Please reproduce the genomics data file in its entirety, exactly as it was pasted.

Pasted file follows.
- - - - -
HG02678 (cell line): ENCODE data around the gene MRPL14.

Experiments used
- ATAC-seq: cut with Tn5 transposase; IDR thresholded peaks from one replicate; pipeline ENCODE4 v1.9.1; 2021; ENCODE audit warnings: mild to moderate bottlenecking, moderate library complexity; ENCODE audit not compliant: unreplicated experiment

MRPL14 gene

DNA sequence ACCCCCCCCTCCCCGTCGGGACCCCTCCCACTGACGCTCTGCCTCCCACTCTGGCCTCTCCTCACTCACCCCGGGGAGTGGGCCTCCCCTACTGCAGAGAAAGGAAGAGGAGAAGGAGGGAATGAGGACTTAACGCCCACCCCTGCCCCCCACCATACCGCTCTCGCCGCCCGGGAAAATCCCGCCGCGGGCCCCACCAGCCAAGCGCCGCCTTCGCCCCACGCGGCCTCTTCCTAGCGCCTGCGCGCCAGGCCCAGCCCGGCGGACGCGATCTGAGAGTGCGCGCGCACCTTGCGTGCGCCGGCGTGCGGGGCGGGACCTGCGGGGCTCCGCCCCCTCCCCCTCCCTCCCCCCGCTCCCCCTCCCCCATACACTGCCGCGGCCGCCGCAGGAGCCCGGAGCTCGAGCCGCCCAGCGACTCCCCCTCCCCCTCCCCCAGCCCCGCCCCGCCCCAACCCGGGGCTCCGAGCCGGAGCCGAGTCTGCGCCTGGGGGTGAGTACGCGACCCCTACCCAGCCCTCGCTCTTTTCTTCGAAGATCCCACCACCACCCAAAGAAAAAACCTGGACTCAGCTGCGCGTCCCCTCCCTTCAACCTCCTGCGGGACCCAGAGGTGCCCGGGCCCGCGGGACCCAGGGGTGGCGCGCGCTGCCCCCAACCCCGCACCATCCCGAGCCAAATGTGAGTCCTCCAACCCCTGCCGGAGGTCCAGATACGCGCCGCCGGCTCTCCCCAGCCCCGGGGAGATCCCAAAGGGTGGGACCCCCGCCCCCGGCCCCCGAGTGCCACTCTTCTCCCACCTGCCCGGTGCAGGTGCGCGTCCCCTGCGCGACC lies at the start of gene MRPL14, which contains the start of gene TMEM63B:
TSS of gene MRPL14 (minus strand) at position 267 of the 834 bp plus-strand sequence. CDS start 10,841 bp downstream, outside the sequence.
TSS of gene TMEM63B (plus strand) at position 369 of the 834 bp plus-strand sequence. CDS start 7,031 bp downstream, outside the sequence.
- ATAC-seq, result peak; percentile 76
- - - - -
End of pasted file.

HG02678 (cell line): ENCODE data around the gene MRPL14.

Experiments used
- ATAC-seq: cut with Tn5 transposase; IDR thresholded peaks from one replicate; pipeline ENCODE4 v1.9.1; 2021; ENCODE audit warnings: mild to moderate bottlenecking, moderate library complexity; ENCODE audit not compliant: unreplicated experiment

MRPL14 gene

DNA sequence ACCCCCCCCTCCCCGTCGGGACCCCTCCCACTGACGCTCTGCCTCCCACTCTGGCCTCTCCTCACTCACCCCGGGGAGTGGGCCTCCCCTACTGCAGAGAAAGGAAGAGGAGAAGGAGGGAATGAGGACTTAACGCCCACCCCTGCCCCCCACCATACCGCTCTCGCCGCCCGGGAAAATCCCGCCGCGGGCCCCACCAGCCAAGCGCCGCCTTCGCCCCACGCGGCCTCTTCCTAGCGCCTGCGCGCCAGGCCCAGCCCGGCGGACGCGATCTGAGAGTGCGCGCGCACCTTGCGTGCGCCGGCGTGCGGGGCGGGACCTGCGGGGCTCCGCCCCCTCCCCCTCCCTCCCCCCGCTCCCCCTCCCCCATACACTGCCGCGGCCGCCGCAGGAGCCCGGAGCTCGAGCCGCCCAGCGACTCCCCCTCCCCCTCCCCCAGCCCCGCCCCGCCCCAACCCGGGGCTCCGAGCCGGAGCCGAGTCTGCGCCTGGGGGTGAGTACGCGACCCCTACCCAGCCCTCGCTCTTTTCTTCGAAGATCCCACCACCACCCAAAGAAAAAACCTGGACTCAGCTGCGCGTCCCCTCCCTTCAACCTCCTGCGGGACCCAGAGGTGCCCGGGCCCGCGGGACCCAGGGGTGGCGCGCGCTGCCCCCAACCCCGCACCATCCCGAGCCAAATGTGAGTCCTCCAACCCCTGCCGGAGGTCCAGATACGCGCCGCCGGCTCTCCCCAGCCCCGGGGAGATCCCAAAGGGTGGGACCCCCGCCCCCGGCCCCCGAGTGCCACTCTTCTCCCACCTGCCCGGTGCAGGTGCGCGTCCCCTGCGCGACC lies at the start of gene MRPL14, which contains the start of gene TMEM63B:
TSS of gene MRPL14 (minus strand) at position 267 of the 834 bp plus-strand sequence. CDS start 10,841 bp downstream, outside the sequence.
TSS of gene TMEM63B (plus strand) at position 369 of the 834 bp plus-strand sequence. CDS start 7,031 bp downstream, outside the sequence.
- ATAC-seq, result peak; percentile 76